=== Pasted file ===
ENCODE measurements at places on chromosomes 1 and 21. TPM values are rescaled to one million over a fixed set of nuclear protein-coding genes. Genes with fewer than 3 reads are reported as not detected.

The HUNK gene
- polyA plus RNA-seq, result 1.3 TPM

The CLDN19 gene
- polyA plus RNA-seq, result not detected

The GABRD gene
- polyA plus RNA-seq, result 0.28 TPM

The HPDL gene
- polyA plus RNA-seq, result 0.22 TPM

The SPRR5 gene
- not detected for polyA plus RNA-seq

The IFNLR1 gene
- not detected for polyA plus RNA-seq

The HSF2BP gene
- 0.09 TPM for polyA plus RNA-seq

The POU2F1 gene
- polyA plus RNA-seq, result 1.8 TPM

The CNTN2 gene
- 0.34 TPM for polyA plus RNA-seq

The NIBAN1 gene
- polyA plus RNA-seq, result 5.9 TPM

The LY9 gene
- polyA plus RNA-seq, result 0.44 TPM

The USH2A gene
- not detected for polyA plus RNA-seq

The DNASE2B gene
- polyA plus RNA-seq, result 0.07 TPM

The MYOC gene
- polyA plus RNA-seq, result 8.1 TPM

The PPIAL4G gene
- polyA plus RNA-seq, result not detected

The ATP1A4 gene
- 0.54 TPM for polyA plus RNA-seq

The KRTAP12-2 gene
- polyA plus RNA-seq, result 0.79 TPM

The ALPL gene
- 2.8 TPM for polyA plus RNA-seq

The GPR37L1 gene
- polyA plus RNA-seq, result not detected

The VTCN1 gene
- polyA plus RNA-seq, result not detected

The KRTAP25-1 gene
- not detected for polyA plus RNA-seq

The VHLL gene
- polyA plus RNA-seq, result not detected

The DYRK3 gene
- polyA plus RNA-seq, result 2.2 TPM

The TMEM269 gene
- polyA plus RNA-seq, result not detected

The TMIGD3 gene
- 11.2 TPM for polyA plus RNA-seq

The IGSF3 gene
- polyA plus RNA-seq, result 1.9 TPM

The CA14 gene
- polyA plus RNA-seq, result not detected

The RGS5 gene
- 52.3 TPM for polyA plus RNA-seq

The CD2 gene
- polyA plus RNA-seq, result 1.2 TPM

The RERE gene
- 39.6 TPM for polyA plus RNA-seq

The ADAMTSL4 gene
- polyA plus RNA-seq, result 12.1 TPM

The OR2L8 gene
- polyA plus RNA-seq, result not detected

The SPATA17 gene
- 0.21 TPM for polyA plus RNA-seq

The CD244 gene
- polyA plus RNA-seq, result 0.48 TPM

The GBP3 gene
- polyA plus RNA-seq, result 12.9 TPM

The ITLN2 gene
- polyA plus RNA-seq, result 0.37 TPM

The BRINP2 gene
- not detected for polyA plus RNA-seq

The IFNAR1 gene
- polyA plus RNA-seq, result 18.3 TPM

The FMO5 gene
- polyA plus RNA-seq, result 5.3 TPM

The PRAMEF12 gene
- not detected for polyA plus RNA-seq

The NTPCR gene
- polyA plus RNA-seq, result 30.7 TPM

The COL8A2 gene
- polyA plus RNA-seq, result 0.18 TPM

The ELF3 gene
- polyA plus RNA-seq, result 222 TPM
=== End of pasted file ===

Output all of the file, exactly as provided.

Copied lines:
ENCODE measurements at places on chromosomes 1 and 21. TPM values are rescaled to one million over a fixed set of nuclear protein-coding genes. Genes with fewer than 3 reads are reported as not detected.

The HUNK gene
- polyA plus RNA-seq, result 1.3 TPM

The CLDN19 gene
- polyA plus RNA-seq, result not detected

The GABRD gene
- polyA plus RNA-seq, result 0.28 TPM

The HPDL gene
- polyA plus RNA-seq, result 0.22 TPM

The SPRR5 gene
- not detected for polyA plus RNA-seq

The IFNLR1 gene
- not detected for polyA plus RNA-seq

The HSF2BP gene
- 0.09 TPM for polyA plus RNA-seq

The POU2F1 gene
- polyA plus RNA-seq, result 1.8 TPM

The CNTN2 gene
- 0.34 TPM for polyA plus RNA-seq

The NIBAN1 gene
- polyA plus RNA-seq, result 5.9 TPM

The LY9 gene
- polyA plus RNA-seq, result 0.44 TPM

The USH2A gene
- not detected for polyA plus RNA-seq

The DNASE2B gene
- polyA plus RNA-seq, result 0.07 TPM

The MYOC gene
- polyA plus RNA-seq, result 8.1 TPM

The PPIAL4G gene
- polyA plus RNA-seq, result not detected

The ATP1A4 gene
- 0.54 TPM for polyA plus RNA-seq

The KRTAP12-2 gene
- polyA plus RNA-seq, result 0.79 TPM

The ALPL gene
- 2.8 TPM for polyA plus RNA-seq

The GPR37L1 gene
- polyA plus RNA-seq, result not detected

The VTCN1 gene
- polyA plus RNA-seq, result not detected

The KRTAP25-1 gene
- not detected for polyA plus RNA-seq

The VHLL gene
- polyA plus RNA-seq, result not detected

The DYRK3 gene
- polyA plus RNA-seq, result 2.2 TPM

The TMEM269 gene
- polyA plus RNA-seq, result not detected

The TMIGD3 gene
- 11.2 TPM for polyA plus RNA-seq

The IGSF3 gene
- polyA plus RNA-seq, result 1.9 TPM

The CA14 gene
- polyA plus RNA-seq, result not detected

The RGS5 gene
- 52.3 TPM for polyA plus RNA-seq

The CD2 gene
- polyA plus RNA-seq, result 1.2 TPM

The RERE gene
- 39.6 TPM for polyA plus RNA-seq

The ADAMTSL4 gene
- polyA plus RNA-seq, result 12.1 TPM

The OR2L8 gene
- polyA plus RNA-seq, result not detected

The SPATA17 gene
- 0.21 TPM for polyA plus RNA-seq

The CD244 gene
- polyA plus RNA-seq, result 0.48 TPM

The GBP3 gene
- polyA plus RNA-seq, result 12.9 TPM

The ITLN2 gene
- polyA plus RNA-seq, result 0.37 TPM

The BRINP2 gene
- not detected for polyA plus RNA-seq

The IFNAR1 gene
- polyA plus RNA-seq, result 18.3 TPM

The FMO5 gene
- polyA plus RNA-seq, result 5.3 TPM

The PRAMEF12 gene
- not detected for polyA plus RNA-seq

The NTPCR gene
- polyA plus RNA-seq, result 30.7 TPM

The COL8A2 gene
- polyA plus RNA-seq, result 0.18 TPM

The ELF3 gene
- polyA plus RNA-seq, result 222 TPM